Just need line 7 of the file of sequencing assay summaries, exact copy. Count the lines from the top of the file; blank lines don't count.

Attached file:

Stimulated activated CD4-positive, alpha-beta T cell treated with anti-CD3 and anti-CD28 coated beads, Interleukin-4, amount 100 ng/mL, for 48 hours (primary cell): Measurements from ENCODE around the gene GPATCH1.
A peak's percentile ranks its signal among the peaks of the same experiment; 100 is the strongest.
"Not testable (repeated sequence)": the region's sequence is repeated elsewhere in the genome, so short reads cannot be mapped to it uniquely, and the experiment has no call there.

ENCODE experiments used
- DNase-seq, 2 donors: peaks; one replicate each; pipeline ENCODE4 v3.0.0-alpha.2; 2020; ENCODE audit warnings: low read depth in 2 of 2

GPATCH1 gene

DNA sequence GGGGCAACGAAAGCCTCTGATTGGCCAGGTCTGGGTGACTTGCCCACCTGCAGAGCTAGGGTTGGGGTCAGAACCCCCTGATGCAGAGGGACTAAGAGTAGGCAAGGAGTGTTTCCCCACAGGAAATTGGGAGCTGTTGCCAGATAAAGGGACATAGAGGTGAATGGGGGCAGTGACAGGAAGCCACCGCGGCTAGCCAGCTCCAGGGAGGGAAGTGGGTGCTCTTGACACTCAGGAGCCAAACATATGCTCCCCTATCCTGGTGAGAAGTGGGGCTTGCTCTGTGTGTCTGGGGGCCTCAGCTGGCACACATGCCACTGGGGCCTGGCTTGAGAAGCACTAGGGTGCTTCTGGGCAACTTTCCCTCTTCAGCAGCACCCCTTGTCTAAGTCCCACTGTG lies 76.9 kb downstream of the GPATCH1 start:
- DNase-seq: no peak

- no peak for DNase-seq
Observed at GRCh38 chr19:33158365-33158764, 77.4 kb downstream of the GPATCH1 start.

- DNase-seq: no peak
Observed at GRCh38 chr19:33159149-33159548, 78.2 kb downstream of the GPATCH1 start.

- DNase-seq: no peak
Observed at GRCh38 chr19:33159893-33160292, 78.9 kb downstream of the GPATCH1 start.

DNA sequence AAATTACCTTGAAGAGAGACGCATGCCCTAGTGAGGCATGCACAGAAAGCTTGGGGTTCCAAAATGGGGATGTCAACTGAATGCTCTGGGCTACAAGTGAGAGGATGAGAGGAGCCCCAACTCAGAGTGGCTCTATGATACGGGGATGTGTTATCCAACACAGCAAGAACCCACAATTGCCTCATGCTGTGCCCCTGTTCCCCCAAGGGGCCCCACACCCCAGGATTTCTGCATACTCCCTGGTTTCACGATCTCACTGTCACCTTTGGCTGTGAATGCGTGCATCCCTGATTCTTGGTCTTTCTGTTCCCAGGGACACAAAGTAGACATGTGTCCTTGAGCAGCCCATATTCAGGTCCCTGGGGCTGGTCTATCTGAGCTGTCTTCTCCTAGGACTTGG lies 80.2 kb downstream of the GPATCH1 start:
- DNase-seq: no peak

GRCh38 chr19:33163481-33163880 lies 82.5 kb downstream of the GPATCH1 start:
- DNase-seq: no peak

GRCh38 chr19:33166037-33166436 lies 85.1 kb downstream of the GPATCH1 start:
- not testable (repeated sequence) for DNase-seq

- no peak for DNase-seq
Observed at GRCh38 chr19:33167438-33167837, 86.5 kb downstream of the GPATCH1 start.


DNA sequence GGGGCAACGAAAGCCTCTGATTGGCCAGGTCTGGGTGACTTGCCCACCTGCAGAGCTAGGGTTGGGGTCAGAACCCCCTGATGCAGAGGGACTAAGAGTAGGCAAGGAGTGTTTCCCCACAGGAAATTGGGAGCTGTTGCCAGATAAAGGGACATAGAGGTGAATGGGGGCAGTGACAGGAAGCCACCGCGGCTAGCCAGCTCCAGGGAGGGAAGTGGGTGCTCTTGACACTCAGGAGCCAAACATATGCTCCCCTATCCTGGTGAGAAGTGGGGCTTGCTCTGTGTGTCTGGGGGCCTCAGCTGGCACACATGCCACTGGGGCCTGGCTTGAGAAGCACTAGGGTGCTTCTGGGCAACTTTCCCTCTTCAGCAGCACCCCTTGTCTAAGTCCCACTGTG lies 76.9 kb downstream of the GPATCH1 start: